The key to successful tax planning is learning how to select the best tax-saving strategies to accomplish your specific goals. My job is easy: Pick the right strategies.
The key to successful tax planning is learning how to select the best tax-saving strategies to accomplish your specific goals. My job is easy: Pick the right strategies. Your job is tougher: Pick your goals. It’s a fact that goals change because of various events over a normal lifetime. Think about it. You get married, have kids and start a business. Then your kids get married, and some come into the business but some do not. Also, some get divorced. One day, your kids run (and ultimately own) the business. The list could go on forever.
Buying a home though, is one event that can be shared by nearly every successful person. Almost every reader of this column who calls me for tax advice says one of their goals is to pay off the mortgage on their home(s). Some have paid off their mortgages. A few even paid cash for their homes.
So, the question becomes, “Is it smart to pay off your home mortgage, or would it be smart to borrow as much as you can (via a mortgage or home equity loan) using your home as collateral?”
Let’s start to answer this with a few quotes from an article written by Steven Marshall and Mike Lowe titled, “How the Affluent Manage Home Equity.” They write that thousands of financially successful people who have more than enough money to pay off their mortgage refuse to do so.
The article goes on to say that these people go against many of the beliefs of traditional thinking by putting very little money down and keeping their mortgage balance as high as possible. Most importantly, they integrate their mortgage into their overall financial plan to continually increase their wealth. This is how the rich get richer. The authors continue, that while paying off the mortgage saves us interest, it denies us the opportunity to earn interest with that money.
The most thorough, simple and easy-to-understand explanation of keeping your mortgage high and investing the extra funds is detailed in Ric Edelman’s book, “The New Rules of Money.” Ric tells the story of two brothers who both earn the same amount and buy $200,000 homes. Brother A puts down $40,000 (all of his savings) and gets a 15-year mortgage at 6.38 percent. Also, Brother A pays an additional $100 each month to his lender to eliminate his mortgage sooner.
Now, Brother B puts down 5 percent ($10,000) on his $200,000 home and invests the $30,000 balance (of his $40,000 savings). He secures a 30-year, interest-only mortgage at 7.42 percent. As a result, his monthly mortgage payment is $428 less than Brother A. So, he invests $528 every month (the $428 plus the same extra $100 his brother is paying to his lender). Brother B’s investment account earns 8 percent.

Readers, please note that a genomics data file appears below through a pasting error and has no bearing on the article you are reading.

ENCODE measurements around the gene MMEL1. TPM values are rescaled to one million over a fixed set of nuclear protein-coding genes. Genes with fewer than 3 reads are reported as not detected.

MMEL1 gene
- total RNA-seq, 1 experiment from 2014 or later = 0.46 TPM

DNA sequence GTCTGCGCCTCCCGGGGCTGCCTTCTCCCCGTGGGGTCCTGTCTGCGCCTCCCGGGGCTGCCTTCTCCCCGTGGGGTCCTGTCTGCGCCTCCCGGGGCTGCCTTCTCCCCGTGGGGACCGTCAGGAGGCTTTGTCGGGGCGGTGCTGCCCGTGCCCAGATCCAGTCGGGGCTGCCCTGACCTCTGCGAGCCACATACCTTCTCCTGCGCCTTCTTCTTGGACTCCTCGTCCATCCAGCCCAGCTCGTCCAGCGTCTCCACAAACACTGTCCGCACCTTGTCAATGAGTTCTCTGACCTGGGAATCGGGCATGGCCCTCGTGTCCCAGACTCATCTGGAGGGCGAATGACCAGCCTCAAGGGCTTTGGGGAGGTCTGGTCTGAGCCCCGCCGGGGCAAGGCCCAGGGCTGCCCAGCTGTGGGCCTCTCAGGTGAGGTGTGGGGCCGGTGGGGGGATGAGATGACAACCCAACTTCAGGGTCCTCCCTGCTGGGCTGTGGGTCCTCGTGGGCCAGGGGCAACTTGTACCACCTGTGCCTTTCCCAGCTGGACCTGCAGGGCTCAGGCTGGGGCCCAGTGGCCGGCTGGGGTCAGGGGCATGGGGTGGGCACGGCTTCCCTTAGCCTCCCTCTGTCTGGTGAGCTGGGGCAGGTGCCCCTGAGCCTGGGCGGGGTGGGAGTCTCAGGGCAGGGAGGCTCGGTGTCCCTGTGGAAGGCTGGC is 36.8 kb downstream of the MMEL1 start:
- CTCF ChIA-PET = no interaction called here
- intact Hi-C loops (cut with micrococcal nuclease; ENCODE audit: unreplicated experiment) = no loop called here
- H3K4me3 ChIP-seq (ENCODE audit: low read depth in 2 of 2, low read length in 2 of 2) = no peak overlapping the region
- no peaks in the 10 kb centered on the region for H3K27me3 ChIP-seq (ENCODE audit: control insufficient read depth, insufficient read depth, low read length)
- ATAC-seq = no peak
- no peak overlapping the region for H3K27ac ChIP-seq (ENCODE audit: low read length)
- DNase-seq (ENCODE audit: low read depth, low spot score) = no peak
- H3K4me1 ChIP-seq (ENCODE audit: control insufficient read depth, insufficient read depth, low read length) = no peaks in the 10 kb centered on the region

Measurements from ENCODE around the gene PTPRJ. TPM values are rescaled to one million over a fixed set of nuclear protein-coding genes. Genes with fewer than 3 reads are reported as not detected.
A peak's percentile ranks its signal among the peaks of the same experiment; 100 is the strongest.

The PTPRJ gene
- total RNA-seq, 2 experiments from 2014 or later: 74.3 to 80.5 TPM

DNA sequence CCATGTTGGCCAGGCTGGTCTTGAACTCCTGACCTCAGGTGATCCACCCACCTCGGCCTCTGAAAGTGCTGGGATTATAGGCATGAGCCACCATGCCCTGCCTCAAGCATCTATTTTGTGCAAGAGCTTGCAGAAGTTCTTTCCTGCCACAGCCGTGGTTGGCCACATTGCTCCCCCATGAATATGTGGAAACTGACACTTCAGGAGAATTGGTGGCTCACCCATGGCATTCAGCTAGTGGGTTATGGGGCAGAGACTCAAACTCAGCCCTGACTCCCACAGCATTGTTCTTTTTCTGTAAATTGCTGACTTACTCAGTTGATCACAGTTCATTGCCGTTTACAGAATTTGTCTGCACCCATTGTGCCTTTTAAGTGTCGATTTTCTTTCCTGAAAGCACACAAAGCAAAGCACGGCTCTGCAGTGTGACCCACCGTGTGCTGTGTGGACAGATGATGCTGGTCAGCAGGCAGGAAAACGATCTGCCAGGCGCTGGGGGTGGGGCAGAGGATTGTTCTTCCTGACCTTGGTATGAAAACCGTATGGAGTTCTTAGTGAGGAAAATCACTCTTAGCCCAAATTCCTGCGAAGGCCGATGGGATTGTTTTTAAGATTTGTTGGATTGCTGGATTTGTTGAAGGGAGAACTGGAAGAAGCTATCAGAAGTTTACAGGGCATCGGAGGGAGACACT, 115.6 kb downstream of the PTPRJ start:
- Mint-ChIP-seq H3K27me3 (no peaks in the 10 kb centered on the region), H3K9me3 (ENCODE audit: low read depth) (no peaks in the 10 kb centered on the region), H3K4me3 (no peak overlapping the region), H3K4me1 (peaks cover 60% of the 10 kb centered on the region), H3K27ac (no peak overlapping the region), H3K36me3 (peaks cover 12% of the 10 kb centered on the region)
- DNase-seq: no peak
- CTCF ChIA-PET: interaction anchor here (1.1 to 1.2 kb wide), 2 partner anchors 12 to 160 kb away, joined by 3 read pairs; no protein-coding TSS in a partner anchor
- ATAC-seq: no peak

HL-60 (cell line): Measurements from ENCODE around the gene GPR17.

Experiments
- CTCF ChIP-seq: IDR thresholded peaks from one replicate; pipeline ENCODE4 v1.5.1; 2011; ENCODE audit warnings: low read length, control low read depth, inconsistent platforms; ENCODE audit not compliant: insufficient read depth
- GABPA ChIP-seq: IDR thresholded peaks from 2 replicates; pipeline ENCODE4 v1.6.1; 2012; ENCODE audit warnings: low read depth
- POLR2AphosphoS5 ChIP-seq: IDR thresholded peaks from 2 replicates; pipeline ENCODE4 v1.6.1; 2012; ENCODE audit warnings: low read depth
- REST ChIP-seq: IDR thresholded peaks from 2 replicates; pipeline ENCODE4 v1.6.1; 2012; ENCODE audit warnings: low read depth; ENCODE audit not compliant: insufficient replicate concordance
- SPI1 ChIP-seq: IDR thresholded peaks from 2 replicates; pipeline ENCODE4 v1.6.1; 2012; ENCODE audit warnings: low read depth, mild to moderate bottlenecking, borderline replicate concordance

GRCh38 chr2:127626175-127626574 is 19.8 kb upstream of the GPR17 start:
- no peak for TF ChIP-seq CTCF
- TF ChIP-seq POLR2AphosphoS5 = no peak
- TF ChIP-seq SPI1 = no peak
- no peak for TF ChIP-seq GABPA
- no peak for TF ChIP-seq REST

Next, Ric does all the math, including tax savings. After 30 years, Brother A has $613,858 in savings and investments, and Brother B has $1,115,425.
Both brothers now own their homes mortgage free, but as Ric points out, Brother B can once again mortgage his home and “start fresh to enjoy the same benefits once again.”
Now, the real reason I was motivated to write this article was because of a series of articles in “The Ruff Times,” an investment newsletter written by Howard Ruff.
Ruff writes about why it is a good idea to borrow as much of your costly, non-producing equity in your home as you possibly can and put it to work in safe, income-producing investments. He says that because your mortgage-loan interest payments are tax-deductible, and because it is simple interest, you can put the money to work, even at a lower-stated rate, as long as it is a safe, secure place. This will be compound interest.
“For example, he says, in most cases you shouldn’t have an interest-only loan, but in this case maybe you should, because if you are merely paying interest, your monthly cash outlay will be lower, [while] the tax benefits will stay the same. The principle is ‘arbitrage.’ Just make sure you are earning more than you are paying out.
“So, borrowing against the property and putting it to work is a sound strategy. Spending the money on ‘things’ is a bad strategy. I am now borrowing against my northern Utah home, [and] I am now researching to see where I can get the biggest safe return as I put that mortgage money to work, producing income in excess of the cost of the mortgage.”
To summarize the simple arbitrage strategy explained by the above quotes, you should (1) borrow against your home; (2) invest the mortgage proceeds in a safe investment that earns more than the cost of the mortgage and (3) enjoy the tax benefits of a mortgage interest deduction.blog comments powered by Disqus